He was getting old and would be retirin soon. He was tryin to teach me everything he learned in his forty years, so I could take over. It was an awful big responsibility, but I listened real close and tried to learn.

“Now always remember, boy. You make a wooden frame for each grave. May seem wasteful to you, but most of these folks ain’t had much in life–always gettin second rates and hand-me-downs. Give em the best you can. It’s important. Remember that, boy.”

“Yessir, I will.”

“And every frame needs to be exactly three feet by eight feet. Can you remember that, boy?”


“Not no extra inches than that or less for sure, cause then the box won’t fit in the ground. There’s a lesson for you boy.”

“I got it.”

“Main thing to remember is that everybody gets the same treatment here at Pumpkin Center Memorial Gardens. When you lay the frame on the ground be real careful to get it in the right spot so’s you don’t disturb the good folks around you. Can’t be buryin folks on top of each other now, can we?”

“No sir.”

Pop always talked to me with purpose. I never got to talk much. It was just like when I was in school. All work and no play, but, that was okay cause I was learning a valuable trade, even if there were a lot of things to remember.

“Back when I was in my prime I could dig a grave in four hours flat. Now it takes me near a whole day. But you’re diggin em in about six hours. Not bad boy, not bad. I bet before winter comes, you’ll be diggin em in three.”

“Thanks Pop. I hope so. I want you to be proud of me.”

“Do it for them boy, not for me. That’s the spirit.”


Summer came and I learned how to keep the grounds lookin their best.

“Use the push mower whenever you can and then use them big hand scissors to do the rest of the job. Clip the grass as close as you can to the stones. But be careful. Don’t ever hit one of the stones with the mower, boy. Some of these here stones is older than I am and they’ll crumble down in a minute. And then what’s folks got to remember you by?

“Yessir, I see what you mean. I’ll be real careful.”

“And sleep real light in the summertime, boy.”

“Why’s that?”

“Well, I don’t reckon that nobody knows it but me, but when them Barton boys gets out of school, they sneaks down here at night and tries to make off with a body or two.”

“What? What do they want with em?”

“Only God knows what goes through them boy’s heads. All I know is that I caught them boys out here the past three summers tryin to dig a body up. It’s criminal, that’s what it is. Probably should have called the sheriff last time. They done had Mary Ann Tarpley up out of the ground and was tryin to pry open the box.”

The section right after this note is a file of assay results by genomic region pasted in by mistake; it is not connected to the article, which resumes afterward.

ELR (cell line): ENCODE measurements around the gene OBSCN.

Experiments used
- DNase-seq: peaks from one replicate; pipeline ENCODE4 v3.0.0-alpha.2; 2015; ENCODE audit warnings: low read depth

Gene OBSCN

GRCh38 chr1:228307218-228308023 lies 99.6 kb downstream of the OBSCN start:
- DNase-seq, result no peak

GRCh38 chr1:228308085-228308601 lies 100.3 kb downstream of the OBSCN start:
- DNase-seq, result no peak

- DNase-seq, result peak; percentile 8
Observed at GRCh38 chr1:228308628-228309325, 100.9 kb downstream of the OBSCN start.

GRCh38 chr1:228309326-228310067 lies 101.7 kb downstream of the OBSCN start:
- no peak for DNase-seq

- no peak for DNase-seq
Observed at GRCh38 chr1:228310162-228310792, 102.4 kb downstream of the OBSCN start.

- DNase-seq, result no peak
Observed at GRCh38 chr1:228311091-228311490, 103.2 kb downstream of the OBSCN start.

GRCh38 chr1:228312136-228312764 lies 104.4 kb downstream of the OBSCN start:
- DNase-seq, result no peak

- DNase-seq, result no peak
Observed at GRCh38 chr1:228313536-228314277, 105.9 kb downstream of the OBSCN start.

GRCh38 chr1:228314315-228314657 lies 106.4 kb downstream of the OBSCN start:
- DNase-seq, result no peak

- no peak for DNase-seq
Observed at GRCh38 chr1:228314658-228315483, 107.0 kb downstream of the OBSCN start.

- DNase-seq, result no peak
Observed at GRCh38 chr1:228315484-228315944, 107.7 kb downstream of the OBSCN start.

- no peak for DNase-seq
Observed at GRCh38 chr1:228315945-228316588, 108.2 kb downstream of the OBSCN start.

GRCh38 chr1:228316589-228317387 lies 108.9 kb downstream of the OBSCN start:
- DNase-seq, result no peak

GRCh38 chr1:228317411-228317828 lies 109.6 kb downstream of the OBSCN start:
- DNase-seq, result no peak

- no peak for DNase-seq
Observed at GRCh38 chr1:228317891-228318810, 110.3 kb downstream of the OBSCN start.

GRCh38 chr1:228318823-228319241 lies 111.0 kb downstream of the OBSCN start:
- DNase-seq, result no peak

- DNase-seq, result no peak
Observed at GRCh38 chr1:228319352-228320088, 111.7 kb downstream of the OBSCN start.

“Maybe they was after her jewels, Pop.”

“Don’t know for sure. They’s too busy runnin from buckshot to answer me.”

“You shot at em?”

“Yep. And they deserved to get hit, too. Sorry unreligious trash is what they are. That oldest boy, Stephen, is in the federal penitentiary right now. Got what he deserved if you ask me. So always be on the lookout, boy. I only pray that little Mary Ann forgives me for what happened.”

“I’m sure she has Pop. I’m sure she has.”


Fall came and Pop was movin slower. It took him the better part of two days to dig the mayor’s grave. He wouldn’t let me help him neither.  Said he started the job and was gonna finish it. He was gettin old quick and I think he knew it. But he wouldn’t admit it, even to himself. I was takin over most of the work and had learned to do everything he taught me. I cut back the roses around the fence and pruned the bushes on the property, while Pop looked on, drawin on his pipe and smilin between naps. It made me feel good that he trusted me enough to do the job alone.

The Barton Boys never did show up that summer. I guess the buckshot treatment did some good. Pop never mentioned em again, though. Mostly, he just sat on the front porch of the caretaker shack, smilin. At night after the final rounds check he fixed dinner for him and me. After we cleaned up the table, we’d sit on the front porch together. More and more he’d talk about retiring. Said that he thought that he was gettin too old to do this kind of work anymore. Maybe he was.

He thought he’d move out West and look up his nephew. Even though Pop wasn’t much help around the grounds no more, it seemed awful to think about his bein gone and all, but there was no changin his mind.


Winter came too soon. I buried the grocer Bill Hanks, baby Martha Whitner, and old man Elija. And with December, the first snow came. Pop was packin up to leave. I owed the man everything. He was the most kind and understandin man I ever met. I was gonna miss my friend and teacher. I still remember wonderin if I could do everything he told me, the way he told me.

Soon, I would be in charge of the grounds, just like Pop was for so many years. The next day I came home after makin the final rounds check and Pop was sittin on the porch as usual. He was smilin. He was also dead.

His pipe lay on the ground by his feet. Tears flooded my eyes as I picked up the pipe and put it in my shirt pocket.

Then I picked up his body and put it on the dinin table, took some dried-up daisies from the jar on the fireplace and placed them on his chest. Then I headed up to the funeral home.

They fixed him up real nice, too. Made him look near twenty years younger. Buried him in his Sunday finest. It was a fine sermon. I even said a few thoughts myself. It was just me and the preacher and Pop. Nobody else showed up on that cold day in December.

I still think on that sometimes. I mean, how come nobody else showed up to help us send Pop off? It just didn’t seem right. It wasn’t right. Of course, I paid for the headstone myself. I was glad to do it and it seemed only right since he taught me so much; after all, he was a brother in the trade.

I dug his grave myself with no help from anyone. I built me a nice new wooden frame, exactly three feet by eight feet, no more, no less. Dug it good and deep so’s Pop would rest long and easy. And I pushed the sides out near the bottom too. I think he’d of been proud.

In the evenings, when the day’s work is done and I’m sittin in the big rockin chair drawin on my pipe, and if the moon is good and full, I can just make out the headstone inscription I found in one of Judge Malone’s books:

“Happy the man, whose wish and care

A few paternal acres bound,

Content to breathe his native air

In his own ground.”